By: Jamilah Espinosa
Blog Category: Racial Implications of Recent Supreme Court Decisions
The Supreme Court this summer cleared the way for the adoption of a four year old girl known as “Baby Veronica,” by the Capobiancos’, a South Carolina couple. The case Adoptive Couple v. Baby Girl, has been a long, emotional, and contentious battle between the prospective adoptive parents and the biological father, Dusten Brown. The story began when a woman in Oklahoma placed her daughter, Baby Veronica, up for adoption and agreed to allow the Capobiancos’, a South Carolina couple, to adopt her newborn daughter. The baby’s biological father, Brown, had expressed his desire to terminate his parental rights. Brown knew the mother was pregnant, but did not provide her with any support during her pregnancy. Therefore, the adoptive couple, theoretically, would not need his consent for the adoption to proceed.
However, Brown was served with a notice of the pending adoption which he signed and did not contest. After signing the papers, and prior to the adoption becoming finalized, Brown objected to the adoption. Brown went to court to get full custody of Baby Veronica, citing the Indian Child Welfare Act (hereinafter “ICWA”). This Act prevents Native American children from separation from their biological families and given to non-Native American foster parents. Brown is a registered member of an Indian tribe, the Cherokee nation, thus Baby Veronica was categorized as “Indian because she was 1.2% (3/256) Cherokee.” The trial court ruled in favor of Brown, finding that the ICWA barred the adoption.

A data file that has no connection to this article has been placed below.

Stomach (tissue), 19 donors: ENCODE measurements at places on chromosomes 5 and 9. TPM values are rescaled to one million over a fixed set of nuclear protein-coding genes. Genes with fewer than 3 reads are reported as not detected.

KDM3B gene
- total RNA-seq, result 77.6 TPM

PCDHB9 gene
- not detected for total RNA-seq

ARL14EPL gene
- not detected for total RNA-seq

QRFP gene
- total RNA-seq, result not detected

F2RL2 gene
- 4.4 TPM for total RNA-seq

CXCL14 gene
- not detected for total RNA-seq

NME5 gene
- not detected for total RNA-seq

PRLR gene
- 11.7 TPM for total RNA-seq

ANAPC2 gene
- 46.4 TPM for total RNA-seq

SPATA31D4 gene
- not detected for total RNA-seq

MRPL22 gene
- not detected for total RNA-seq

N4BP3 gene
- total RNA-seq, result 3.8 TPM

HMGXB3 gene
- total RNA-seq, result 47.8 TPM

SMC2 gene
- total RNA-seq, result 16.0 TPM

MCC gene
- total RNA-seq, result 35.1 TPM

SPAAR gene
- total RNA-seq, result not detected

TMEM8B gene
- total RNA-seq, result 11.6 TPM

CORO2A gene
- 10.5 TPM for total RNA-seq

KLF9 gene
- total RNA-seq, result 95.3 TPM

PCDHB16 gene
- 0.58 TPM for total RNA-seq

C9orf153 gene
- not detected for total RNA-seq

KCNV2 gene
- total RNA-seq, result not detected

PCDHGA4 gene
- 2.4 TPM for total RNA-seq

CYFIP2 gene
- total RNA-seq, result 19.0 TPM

After the lower court ruled, the South Carolina Supreme Court gave custody of Baby Veronica to Brown, and at this point Baby Veronica was twenty-seven months old, and had lived her entire life with her adoptive family. The Capobiancos’ petitioned the United States Supreme Court to review the case. On June 25, 2013, the Supreme Court in a 5-4 decision held that the relevant sections of the ICWA were designed to preserve American Indian families. The Supreme Court held that the ICWA did not apply to Brown because he abandoned Baby Veronica and never even had custody of her. Justice Samuel Alito stated, “as the Supreme Court reads [the Indian Child Welfare Act], a biological [American] Indian father could abandon his child in utero and refuse any support for the birth mother—perhaps contributing to the mother’s decision to put the child up for adoption—and then could play his ICWA trump card at the eleventh hour to override the mother’s decision and the child’s best interest.” The Supreme Court remanded the case back to the lower courts to determine Baby Veronica’s placement using state law and the Supreme Court’s interpretation of ICWA. As of today, Baby Veronica is now living with the Capobiancos’, her adoptive parents, after the Oklahoma Supreme Court dissolved a temporary court order leaving her with Brown. The effects of Adoptive Couple v. Baby Girl are yet to be seen in other cases, but the Native American tribes fear the purpose of the ICWA has been diminished by the case.
The opinions expressed herein are strictly those of the author and do not necessarily reflect the opinions of the Widener Journal of Law, Economics & Race.
Adoptive Couple v. Baby Girl, 133 S.Ct. 2552 (2013).
Hansi Lo Wang, Happy Ruling for Adoptive Couple, Uncertainty For Baby Girl, NPR, (June 25, 2013), http://www.npr.org/blogs/codeswitch/2013/06/26/195787510/Supreme-Court-Sides-With-Adoptive-Family-In-Dispute.